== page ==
Hello, and thank you for joining me today on Financial Fluency. Today I want to talk about saving for life.
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Savings is a really important part of anyone’s financial plan, and it is what I consider to be the paying ourselves part of our financial plan overall. I know that people who get a salary either from a regular employment pay check kind of job or if you’re working for yourself and paying yourself a salary, it seems like the salary is what you get paid, but a lot of that gets used in the operating expenses of our daily life.
If you own a business you think of operating expenses for your business, yes, but when you look at your personal finances you also have a certain level of expenses just to operate your daily life at the level of income and at the standard of living that you’re used to living. All of that gets consumed.
What I think of as actually paying ourselves is what goes forward into the future for us to build the life that we want to live. Tweet That!
Post Recession Retirement
Since the recession, a lot of us have changed how we think about the idea of retirement. Few people anymore think about going on a golf course or just going on cruises because we can see how difficult it is to get to a point in life where we have no earned income. There are a lot of ways to mitigate this; a lot of people that I work with end up adding additional income streams that can go forward into the future, things like:
- Royalties on books
- Royalties on music
- Rental properties that continue to have income, especially once the principal mortgage is paid off
There are a lot of ways to look at setting up your life to continue to have some income coming in – even after you are hopefully no longer needing to hustle – but for all of us, both because of our health and different circumstances in our life, we need to look at the possibility that there may come a point when we aren’t working in the same way that we are now.
I hope that a lot of us end up having some kind of retirement!
So if you at this moment do not have anything planned for retirement, I am planning on doing my next solo episode on investing for beginners, which really goes over IRAs, tax advantaged accounts and things like that. Right now I’m just going to talk about a regular savings account, because if you haven’t saved anything and if you don’t have an emergency savings, if you don’t have savings for curveballs, for things that occur a couple of times a year, it’s hard to jump straight to the IRA.
You really need some savings cushion in there because you don’t want to be pulling money out of an IRA once you put it in there. There are tax penalties and also trading fees, so once you invest something, you really want to leave it there for at least a year. If you trade something, if you buy and sell it within a single year, you end up with a different tax consequence than if you leave it for more than a year. You also need time to let that grow, you don’t want to be jumping in and out of retirement accounts or investment accounts, just pulling money in and out willy nilly.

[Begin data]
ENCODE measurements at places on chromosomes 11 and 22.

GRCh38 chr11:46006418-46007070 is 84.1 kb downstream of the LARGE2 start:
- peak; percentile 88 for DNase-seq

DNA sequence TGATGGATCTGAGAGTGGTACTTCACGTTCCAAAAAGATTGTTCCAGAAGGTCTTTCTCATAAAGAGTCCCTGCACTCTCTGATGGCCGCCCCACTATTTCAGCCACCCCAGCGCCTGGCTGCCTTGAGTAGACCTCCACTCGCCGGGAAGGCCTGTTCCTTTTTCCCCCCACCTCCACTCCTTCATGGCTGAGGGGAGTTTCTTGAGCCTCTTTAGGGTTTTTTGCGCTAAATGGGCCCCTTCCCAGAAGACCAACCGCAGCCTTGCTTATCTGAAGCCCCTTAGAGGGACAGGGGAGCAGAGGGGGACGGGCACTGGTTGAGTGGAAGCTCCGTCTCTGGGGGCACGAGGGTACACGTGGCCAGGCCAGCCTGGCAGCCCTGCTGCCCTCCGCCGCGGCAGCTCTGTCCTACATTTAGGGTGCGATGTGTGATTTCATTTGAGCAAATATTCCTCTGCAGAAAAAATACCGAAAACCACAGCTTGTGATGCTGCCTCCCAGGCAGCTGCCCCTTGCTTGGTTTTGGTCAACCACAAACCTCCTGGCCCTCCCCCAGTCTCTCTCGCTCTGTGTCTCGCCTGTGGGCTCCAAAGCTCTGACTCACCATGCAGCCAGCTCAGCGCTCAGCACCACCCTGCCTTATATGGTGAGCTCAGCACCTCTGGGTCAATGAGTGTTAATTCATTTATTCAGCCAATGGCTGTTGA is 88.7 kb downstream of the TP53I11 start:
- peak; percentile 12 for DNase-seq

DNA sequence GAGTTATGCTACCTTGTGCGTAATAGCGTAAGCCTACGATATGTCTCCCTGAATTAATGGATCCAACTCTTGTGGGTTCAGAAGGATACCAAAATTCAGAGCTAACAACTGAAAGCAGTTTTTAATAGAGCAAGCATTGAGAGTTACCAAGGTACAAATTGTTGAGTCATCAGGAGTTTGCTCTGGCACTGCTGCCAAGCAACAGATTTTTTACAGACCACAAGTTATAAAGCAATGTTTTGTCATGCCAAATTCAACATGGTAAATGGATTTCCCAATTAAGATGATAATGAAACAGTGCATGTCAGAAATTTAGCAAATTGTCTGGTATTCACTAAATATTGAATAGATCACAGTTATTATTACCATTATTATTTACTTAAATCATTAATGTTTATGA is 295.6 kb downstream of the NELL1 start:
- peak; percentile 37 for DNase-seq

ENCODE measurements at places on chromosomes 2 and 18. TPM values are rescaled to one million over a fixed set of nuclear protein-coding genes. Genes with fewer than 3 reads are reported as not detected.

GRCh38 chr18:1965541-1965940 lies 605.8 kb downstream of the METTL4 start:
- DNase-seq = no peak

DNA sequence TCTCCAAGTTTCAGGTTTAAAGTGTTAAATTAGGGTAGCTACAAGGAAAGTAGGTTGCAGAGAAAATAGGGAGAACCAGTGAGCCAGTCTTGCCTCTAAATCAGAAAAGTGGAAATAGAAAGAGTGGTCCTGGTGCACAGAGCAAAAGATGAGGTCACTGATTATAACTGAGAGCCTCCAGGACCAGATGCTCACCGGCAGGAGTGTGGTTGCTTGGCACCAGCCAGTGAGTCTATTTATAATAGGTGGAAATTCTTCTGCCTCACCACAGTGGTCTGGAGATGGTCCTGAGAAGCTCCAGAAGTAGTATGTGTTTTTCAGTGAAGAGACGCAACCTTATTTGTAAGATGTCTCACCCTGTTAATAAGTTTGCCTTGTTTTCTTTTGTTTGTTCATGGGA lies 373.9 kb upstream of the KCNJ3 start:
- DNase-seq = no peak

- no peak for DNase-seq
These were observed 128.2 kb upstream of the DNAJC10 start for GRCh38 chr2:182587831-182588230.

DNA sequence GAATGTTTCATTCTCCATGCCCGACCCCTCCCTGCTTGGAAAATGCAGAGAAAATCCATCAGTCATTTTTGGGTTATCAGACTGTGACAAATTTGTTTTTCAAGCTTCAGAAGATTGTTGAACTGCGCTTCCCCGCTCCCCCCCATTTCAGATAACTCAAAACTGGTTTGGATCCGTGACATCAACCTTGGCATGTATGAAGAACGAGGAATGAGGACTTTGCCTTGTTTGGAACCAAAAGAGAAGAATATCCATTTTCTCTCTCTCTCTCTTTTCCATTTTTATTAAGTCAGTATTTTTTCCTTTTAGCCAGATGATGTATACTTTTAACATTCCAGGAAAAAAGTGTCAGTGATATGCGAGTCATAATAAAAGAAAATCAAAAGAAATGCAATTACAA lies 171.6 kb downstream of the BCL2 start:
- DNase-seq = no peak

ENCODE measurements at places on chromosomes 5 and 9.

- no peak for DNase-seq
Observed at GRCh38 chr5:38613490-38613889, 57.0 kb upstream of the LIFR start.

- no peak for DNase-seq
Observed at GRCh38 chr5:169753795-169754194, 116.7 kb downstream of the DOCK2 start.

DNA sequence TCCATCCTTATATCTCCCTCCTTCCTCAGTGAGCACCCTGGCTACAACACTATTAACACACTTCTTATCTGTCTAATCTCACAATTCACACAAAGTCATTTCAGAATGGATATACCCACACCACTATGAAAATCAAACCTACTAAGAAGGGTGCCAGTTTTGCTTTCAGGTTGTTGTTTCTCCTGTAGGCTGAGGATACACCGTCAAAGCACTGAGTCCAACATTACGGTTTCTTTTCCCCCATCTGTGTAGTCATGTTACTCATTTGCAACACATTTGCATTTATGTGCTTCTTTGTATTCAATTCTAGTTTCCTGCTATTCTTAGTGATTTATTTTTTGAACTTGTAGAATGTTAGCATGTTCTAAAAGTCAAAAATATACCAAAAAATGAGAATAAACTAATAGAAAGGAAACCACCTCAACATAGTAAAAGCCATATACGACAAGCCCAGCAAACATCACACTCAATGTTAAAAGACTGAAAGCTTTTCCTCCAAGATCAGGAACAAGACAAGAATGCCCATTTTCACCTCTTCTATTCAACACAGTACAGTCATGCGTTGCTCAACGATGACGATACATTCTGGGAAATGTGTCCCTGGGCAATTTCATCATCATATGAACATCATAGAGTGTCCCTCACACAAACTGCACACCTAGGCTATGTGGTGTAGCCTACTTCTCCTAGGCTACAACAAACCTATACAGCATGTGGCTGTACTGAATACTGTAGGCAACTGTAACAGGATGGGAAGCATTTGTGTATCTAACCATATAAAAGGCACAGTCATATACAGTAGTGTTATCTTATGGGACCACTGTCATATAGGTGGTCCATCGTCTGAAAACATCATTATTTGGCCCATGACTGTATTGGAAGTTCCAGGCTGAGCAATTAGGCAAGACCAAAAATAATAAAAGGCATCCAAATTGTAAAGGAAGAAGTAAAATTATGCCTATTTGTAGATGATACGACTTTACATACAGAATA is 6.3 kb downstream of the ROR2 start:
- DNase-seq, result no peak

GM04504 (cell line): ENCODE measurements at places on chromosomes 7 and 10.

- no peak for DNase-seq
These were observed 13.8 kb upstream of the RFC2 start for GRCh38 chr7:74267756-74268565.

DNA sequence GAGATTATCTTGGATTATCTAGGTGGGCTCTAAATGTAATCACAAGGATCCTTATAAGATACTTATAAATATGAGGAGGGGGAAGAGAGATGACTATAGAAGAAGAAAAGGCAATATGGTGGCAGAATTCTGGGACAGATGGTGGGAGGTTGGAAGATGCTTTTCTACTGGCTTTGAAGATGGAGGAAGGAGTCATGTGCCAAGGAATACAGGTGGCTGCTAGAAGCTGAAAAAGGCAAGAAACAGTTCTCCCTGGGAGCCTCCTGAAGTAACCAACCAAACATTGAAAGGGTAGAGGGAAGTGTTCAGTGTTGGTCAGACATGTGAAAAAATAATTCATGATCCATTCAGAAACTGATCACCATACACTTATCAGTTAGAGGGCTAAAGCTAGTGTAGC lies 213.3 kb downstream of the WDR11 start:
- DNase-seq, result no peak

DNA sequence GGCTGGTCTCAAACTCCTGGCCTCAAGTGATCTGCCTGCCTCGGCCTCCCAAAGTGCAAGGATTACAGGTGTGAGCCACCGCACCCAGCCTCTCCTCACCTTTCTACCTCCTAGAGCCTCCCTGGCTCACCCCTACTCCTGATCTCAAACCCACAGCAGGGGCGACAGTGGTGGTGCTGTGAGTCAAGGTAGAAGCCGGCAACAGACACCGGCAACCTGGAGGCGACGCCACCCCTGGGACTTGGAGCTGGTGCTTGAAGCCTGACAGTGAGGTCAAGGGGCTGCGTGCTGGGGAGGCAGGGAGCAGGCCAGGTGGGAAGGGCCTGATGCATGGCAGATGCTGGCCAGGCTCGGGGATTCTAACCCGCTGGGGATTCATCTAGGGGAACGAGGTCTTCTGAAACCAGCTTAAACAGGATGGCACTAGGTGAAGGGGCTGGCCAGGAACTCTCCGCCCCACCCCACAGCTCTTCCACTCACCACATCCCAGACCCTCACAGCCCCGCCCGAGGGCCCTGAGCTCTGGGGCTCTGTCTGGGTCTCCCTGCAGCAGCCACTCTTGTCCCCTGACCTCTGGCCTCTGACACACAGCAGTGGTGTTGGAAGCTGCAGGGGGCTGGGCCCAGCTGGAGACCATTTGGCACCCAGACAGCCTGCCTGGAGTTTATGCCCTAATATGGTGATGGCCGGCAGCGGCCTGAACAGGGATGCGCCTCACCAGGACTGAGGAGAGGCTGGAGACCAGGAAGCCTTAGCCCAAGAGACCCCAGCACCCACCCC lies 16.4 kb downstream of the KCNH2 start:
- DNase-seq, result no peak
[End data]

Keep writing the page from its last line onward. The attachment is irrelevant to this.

Regular Old Savings
Looking at statistics, at least here in the United States, the people who tend to save most for the future traditionally have been those who had access to employer sponsored 401k type plans and retirement accounts, where the money was taken out of their pay check before the pay check ever arrived. They never really saw that money week by week and month by month as something that could be spent.
A lot of us don’t have access to those kind of accounts anymore, either because employers aren’t offering them, or because we’re now self-employed. What I would like to do is to set up the type of system that most closely mimics that for us.
Here’s How You Can Do It
If you have a pay check that arrives twice a month, say on the 1st and the 15th, on the 2nd and the 16th you set up an auto transfer into a savings account. That means that there is very little time to spend it before you’ve made that savings transfer.
If you are a sole proprietor, a small business owner who puts their income in their Schedule C, hopefully you’re already taking out the percentage you need for your quarterly estimated taxes before you transfer money into your personal money. If at the moment you don’t have separate accounts for business and personal, the start of 2016 is the perfect time to separate out those accounts, because you really do want to make sure that you’re getting those taxes covered for your small business before you’re paying yourself, and then from what you pay yourself, you can take your personal savings out of that.